This is how it goes: A underutilized part of the animal or unpopular vegetable goes mainstream, and all of a sudden its price goes from delightfully affordable to prohibitively expensive. So ends the tale of bone broth, an ancient preparation that produces a nourishing, restorative meal from scraps. NPR reports that the price of bones has caused the price of this trendy broth to skyrocket.

Until recently, butchers had a hard time even selling the highest quality, grass-fed, antibiotic-free bones. Thanks to the runaway success of broth shops like Marco Canora’s Brodo and Tressa Yellig’s Salt, Fire & Time, a 16-ounce container of this golden elixir can now top $10 — more than most prepared soups. And as it gets fancier and less about food waste reduction — broth made from 140-day aged smoked ribeye or heritage Jidori chicken bones, for example — the price keeps going up.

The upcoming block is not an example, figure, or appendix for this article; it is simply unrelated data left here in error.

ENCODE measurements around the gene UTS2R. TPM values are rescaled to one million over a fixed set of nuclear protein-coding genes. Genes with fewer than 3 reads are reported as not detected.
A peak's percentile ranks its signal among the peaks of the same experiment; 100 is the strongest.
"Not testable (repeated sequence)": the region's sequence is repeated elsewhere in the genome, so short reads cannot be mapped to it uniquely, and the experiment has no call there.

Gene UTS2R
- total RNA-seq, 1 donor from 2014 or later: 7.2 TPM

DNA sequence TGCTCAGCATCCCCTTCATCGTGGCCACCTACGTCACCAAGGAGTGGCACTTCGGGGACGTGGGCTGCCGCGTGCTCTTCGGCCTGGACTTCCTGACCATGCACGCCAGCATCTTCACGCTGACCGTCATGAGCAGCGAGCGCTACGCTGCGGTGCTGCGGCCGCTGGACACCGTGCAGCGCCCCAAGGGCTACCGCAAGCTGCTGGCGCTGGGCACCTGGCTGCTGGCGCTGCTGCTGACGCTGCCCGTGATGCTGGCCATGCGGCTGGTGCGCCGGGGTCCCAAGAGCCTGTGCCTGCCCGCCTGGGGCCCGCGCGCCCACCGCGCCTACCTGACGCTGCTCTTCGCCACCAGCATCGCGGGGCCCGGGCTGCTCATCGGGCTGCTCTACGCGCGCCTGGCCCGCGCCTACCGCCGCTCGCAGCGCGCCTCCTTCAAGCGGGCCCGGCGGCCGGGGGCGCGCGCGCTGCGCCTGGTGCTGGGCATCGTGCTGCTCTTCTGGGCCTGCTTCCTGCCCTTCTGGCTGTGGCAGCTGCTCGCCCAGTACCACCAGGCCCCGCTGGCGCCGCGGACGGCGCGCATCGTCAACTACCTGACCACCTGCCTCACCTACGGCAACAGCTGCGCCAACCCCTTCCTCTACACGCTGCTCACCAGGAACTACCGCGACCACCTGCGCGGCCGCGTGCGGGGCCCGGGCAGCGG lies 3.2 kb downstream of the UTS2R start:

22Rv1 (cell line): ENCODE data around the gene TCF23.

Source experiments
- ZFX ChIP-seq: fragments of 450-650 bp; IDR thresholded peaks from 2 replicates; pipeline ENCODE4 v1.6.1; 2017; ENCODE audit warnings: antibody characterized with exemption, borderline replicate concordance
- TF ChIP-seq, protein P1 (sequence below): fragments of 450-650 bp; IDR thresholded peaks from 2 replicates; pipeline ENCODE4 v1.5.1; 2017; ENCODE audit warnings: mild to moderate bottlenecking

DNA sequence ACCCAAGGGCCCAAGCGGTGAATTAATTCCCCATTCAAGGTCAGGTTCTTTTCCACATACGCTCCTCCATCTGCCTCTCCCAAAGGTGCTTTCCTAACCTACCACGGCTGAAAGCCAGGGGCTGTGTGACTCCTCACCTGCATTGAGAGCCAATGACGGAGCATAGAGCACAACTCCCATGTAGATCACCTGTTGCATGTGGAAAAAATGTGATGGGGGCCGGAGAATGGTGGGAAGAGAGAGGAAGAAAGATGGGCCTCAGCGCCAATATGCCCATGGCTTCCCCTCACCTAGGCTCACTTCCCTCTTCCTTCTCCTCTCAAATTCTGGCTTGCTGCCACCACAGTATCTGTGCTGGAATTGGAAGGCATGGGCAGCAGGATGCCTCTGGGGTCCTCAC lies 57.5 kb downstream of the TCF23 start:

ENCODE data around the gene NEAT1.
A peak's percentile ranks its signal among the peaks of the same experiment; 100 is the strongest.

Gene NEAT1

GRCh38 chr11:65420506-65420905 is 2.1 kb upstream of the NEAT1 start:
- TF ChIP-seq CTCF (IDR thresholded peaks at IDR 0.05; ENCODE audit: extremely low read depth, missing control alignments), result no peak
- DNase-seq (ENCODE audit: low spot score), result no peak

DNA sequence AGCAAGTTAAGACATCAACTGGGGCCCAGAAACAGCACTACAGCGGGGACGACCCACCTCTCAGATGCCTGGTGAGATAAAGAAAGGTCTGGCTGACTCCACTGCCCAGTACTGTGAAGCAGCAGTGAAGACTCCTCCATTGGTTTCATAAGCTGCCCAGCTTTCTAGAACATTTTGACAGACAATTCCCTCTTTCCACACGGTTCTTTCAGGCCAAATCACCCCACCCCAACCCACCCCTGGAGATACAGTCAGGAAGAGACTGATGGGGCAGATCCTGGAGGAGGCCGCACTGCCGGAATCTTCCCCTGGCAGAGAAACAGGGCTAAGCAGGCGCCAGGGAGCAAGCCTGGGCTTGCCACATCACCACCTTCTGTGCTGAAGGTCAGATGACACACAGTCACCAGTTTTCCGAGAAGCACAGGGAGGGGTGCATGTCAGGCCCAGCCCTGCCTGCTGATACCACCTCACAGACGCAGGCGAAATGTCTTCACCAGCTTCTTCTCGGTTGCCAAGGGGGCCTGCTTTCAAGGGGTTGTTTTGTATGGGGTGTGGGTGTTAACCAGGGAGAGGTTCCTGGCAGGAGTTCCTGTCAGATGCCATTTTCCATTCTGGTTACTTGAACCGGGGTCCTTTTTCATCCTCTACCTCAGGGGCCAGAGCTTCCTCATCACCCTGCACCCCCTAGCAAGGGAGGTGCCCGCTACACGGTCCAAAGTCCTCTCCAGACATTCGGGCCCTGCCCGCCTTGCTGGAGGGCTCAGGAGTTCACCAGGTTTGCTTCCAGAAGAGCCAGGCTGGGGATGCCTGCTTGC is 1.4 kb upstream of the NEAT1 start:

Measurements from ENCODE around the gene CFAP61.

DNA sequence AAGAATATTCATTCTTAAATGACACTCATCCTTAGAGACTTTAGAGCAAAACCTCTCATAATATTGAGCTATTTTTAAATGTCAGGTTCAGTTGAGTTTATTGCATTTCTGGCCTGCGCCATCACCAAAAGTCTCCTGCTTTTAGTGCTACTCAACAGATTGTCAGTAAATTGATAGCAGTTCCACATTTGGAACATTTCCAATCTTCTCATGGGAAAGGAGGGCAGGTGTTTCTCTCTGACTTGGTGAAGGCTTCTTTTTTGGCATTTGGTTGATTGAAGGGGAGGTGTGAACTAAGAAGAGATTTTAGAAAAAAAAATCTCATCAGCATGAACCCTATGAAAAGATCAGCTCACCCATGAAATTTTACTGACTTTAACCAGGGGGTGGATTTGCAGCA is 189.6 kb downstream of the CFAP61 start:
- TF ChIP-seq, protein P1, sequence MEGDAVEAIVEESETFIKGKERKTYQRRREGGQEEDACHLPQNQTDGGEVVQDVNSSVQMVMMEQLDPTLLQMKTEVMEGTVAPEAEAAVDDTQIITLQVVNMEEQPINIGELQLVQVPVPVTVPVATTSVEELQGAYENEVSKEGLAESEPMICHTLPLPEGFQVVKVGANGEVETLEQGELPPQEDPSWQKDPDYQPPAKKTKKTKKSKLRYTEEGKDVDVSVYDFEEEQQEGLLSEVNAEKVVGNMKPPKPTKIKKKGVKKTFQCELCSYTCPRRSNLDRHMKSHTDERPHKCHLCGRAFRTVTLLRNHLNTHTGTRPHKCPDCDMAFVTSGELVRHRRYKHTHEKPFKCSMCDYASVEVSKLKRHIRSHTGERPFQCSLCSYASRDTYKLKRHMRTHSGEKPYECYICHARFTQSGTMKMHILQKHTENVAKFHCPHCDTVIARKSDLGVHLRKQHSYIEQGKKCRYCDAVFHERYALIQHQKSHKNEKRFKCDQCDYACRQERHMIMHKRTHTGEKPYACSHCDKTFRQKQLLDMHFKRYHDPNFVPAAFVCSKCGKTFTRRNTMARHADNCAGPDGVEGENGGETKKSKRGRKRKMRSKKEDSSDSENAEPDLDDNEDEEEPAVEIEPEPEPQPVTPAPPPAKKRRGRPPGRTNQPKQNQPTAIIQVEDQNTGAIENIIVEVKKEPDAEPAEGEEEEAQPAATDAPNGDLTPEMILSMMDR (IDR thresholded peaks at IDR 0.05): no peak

Now that purveyors are in on the trend, a product that was all but given away for as little as 25 cents a pound is now so coveted that bones with actual meat on them are getting jealous. We feel for you, short ribs.